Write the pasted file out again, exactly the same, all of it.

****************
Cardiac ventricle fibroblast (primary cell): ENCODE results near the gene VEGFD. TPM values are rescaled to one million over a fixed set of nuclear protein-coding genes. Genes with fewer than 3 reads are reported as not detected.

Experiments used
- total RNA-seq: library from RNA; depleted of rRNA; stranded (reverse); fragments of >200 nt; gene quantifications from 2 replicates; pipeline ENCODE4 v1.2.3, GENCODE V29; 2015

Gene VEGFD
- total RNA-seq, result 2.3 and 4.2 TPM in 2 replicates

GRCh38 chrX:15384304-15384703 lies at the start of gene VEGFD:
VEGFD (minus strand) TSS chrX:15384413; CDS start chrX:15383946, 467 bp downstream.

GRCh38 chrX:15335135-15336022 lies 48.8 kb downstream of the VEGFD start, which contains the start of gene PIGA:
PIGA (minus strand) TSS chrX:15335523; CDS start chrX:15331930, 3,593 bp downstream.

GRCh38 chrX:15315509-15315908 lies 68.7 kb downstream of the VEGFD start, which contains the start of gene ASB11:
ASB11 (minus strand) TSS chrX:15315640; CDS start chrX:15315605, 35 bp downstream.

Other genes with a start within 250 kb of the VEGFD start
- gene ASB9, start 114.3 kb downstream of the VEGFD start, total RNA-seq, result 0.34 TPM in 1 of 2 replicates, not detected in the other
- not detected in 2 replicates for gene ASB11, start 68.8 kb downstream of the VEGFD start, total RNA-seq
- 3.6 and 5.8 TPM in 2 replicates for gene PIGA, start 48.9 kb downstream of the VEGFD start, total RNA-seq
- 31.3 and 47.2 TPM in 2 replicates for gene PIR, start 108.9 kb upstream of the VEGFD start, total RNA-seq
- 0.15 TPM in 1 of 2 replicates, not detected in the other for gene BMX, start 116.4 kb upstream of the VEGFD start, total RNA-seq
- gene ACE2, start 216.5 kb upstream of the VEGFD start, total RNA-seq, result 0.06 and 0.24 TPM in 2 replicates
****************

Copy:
Cardiac ventricle fibroblast (primary cell): ENCODE results near the gene VEGFD. TPM values are rescaled to one million over a fixed set of nuclear protein-coding genes. Genes with fewer than 3 reads are reported as not detected.

Experiments used
- total RNA-seq: library from RNA; depleted of rRNA; stranded (reverse); fragments of >200 nt; gene quantifications from 2 replicates; pipeline ENCODE4 v1.2.3, GENCODE V29; 2015

Gene VEGFD
- total RNA-seq, result 2.3 and 4.2 TPM in 2 replicates

GRCh38 chrX:15384304-15384703 lies at the start of gene VEGFD:
VEGFD (minus strand) TSS chrX:15384413; CDS start chrX:15383946, 467 bp downstream.

GRCh38 chrX:15335135-15336022 lies 48.8 kb downstream of the VEGFD start, which contains the start of gene PIGA:
PIGA (minus strand) TSS chrX:15335523; CDS start chrX:15331930, 3,593 bp downstream.

GRCh38 chrX:15315509-15315908 lies 68.7 kb downstream of the VEGFD start, which contains the start of gene ASB11:
ASB11 (minus strand) TSS chrX:15315640; CDS start chrX:15315605, 35 bp downstream.

Other genes with a start within 250 kb of the VEGFD start
- gene ASB9, start 114.3 kb downstream of the VEGFD start, total RNA-seq, result 0.34 TPM in 1 of 2 replicates, not detected in the other
- not detected in 2 replicates for gene ASB11, start 68.8 kb downstream of the VEGFD start, total RNA-seq
- 3.6 and 5.8 TPM in 2 replicates for gene PIGA, start 48.9 kb downstream of the VEGFD start, total RNA-seq
- 31.3 and 47.2 TPM in 2 replicates for gene PIR, start 108.9 kb upstream of the VEGFD start, total RNA-seq
- 0.15 TPM in 1 of 2 replicates, not detected in the other for gene BMX, start 116.4 kb upstream of the VEGFD start, total RNA-seq
- gene ACE2, start 216.5 kb upstream of the VEGFD start, total RNA-seq, result 0.06 and 0.24 TPM in 2 replicates